Sustainability for Students

For the past few years I’ve had a chance to work on a variety of projects around Sustainability and Education. In 2016 I initiated a conversation with Chatham University, South Fayette, and Fort Cherry School Districts around Sustainable Issues. This led to the Seeds of Change conference that will occur this year on March 4, 2019 at the Eden Hall campus of Chatham. I have also worked on a variety of Sustainability Design Challenges for the Energy Innovation Center in Pittsburgh with schools from the Parkway West Consortium of Schools. We’ve looked at food, gardening, water management, and energy issues. I’m just beginning to develop Sustainable Energy projects around solar and other sustainable energies with a local Pittsburgh company, AYA Instruments, and the Community Day School of Pittsburgh.

Sustainability projects are also growing worldwide. Birdbrain Technologies, a Carnegie Mellon University spin-off company,  found its way to the 2019 World Economic Forum at Davos, Switzerland. Each year Salesforce.com sponsors an activity around sustainability and recycling. Here’s a blurb from the Birdbrain Chirps that outlines what happened. (Make sure you check out the video at the end of the article.)

Leaders of over 100 governments and more than 1,000 global businesses came together at this annual meeting to create an agenda to improve the state of the world. And with programming and robotics as a vehicle, students were able to have a seat at the table.

Educator Su Adams from the United Kingdom helped lead students in Salesforce’s Davos Code 2019 event, where they were prompted to create a window display to show how they plan to keep plastics out of the ocean. This display was showcased for leaders to see throughout the course of the forum.

“The learning opportunities reached much further than programming alone can achieve, as students were tasked with turning process-based sentences into a visual representation for their collective diorama,” Adams says.

Prior to the event students began collecting plastics in Davos, which were repurposed into new creations at Davos Code 2019. Students used their own shredder and moulder machines to create their building blocks. With the help of the Hummingbird Robotics Kit, models were brought to life to illustrate their messages about plastic reuse.

This project had a monumental effect outside of the World Economic Forum. “Previously, very little plastic was recycled in the local community,” says Adams. “Following a campaign which spanned just 6 months, students affected change at a local government level when the municipality of Davos provided bins for recycling in their local environment. The diorama provided the perfect medium for celebrating the achievements of their campaign.”

By demonstrating better uses for plastic through their robotics diorama, a sustainable impact was made in the community for generations to come.

Adams summarizes, “There were highs and lows, frustrations and jubilance. Everyone experienced the payback that investment of time, effort, and teamwork provide.”

LEARN MORE by watching this video

Transformations

Over the holiday season a new Transformer movie appeared. There’s something engaging about the concept of transforming from one concept or shape to another. In education transformations are also quite engaging and worth investigating. This past semester I coordinated two Design Challenges for the Energy Innovation Center in Pittsburgh with schools from the Parkway West Consortium of Schools. Each Design Challenge required the student consultants to think out of the box and come up with a transformative set of ideas.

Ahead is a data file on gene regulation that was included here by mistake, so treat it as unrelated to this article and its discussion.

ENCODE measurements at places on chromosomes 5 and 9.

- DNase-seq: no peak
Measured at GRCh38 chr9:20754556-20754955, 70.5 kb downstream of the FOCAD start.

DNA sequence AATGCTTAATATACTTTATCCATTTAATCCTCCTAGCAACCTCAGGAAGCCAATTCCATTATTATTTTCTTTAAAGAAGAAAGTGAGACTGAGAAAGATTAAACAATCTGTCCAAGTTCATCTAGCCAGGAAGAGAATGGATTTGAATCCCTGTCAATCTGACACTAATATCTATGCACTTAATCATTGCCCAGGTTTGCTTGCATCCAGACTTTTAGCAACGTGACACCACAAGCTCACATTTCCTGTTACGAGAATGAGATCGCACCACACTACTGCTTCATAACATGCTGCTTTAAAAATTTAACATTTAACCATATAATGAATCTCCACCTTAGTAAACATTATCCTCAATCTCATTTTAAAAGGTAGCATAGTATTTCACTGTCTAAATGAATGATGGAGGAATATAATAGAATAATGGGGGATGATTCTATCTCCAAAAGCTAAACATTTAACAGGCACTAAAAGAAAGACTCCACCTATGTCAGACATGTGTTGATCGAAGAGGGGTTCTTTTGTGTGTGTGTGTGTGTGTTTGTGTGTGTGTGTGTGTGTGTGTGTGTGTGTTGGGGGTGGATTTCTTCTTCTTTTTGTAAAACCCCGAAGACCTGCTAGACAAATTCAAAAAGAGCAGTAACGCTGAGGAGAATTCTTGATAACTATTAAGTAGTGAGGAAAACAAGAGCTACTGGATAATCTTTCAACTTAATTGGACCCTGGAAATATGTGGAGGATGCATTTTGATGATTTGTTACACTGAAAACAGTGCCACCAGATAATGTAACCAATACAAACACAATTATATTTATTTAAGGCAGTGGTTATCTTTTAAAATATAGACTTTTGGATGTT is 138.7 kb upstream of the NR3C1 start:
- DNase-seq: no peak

Student teams from Parkway West, Quaker Valley, and Keystone Oaks tackled the transformative challenge of “Rebranding Careers.” How do we rethink the language and images to describe technical workers? How do we change the perceptions of students and parents regarding the value of alternative choices to a college program? The student consultants developed a website with a marketing campaign, an app, and a video to address the transformative questions.

It was fascinating to watch the student consulting teams go through their own transformations. The student teams had to learn to work with not only their own team members, but with fellow consultants from other schools. The design process of moving from a set of questions to a solution requires an ability to listen to a client’s needs. For most students this is a transformative challenge. Our traditional school approach is based on a teacher-focused orientation. Students respond to the need of the teacher who, in turn is trying to look at a standard or final outcome that is built into a curriculum. What happens when you transform this process? How do teachers and students handle their roles as facilitators and consultants?

For the student teams and teachers it takes time to adjust to this challenge. However, the final product for the Rebranding Careers Design Challenge demonstrated the success for the process. What could have been three individual projects,  turned into one website that linked to each of the student consulting teams ideas. The client team from the Energy Innovation Center responded positively to the student products and intends to seek further funding to work on the prototypes shared by the consulting team.

The Bedford Facade Design Challenge had similar positive effects based on the student consulting teams’ efforts. In this case teams from South Fayette, Chartiers Valley, and Parkway West collaborated to generate a three-tiered lighting plan for the original entrance of the Energy Innovation Center erected in 1930 as the Connelley Trade School. The Design Challenge process I use enlists the aid of a series of professional experts who work with the student consultants from the kick-off through the final presentation. For this Design Challenge the Energy Innovation Center brought to the table two experts from the Duquesne Light Company of Pittsburgh. The experts explained at the kickoff that consultants often outline different financial packages in their response to a Request for Proposal (RFP). The student consulting teams took this to heart and delivered silver, gold, and platinum options for the Design Challenge.

For the student consultants the ability to think about multiple solutions was a transformative moment. In our traditional classes we tend to look for one solution that is already known, but for this Design Challenge the notion that there could be multiple approaches for a problem was quite challenging for the student teams. The client team from the Energy Innovation Center, praised this approach. It met the real needs for the project. Now the Energy Innovation Center has a much better idea on the actual costs and what would be associated with each option.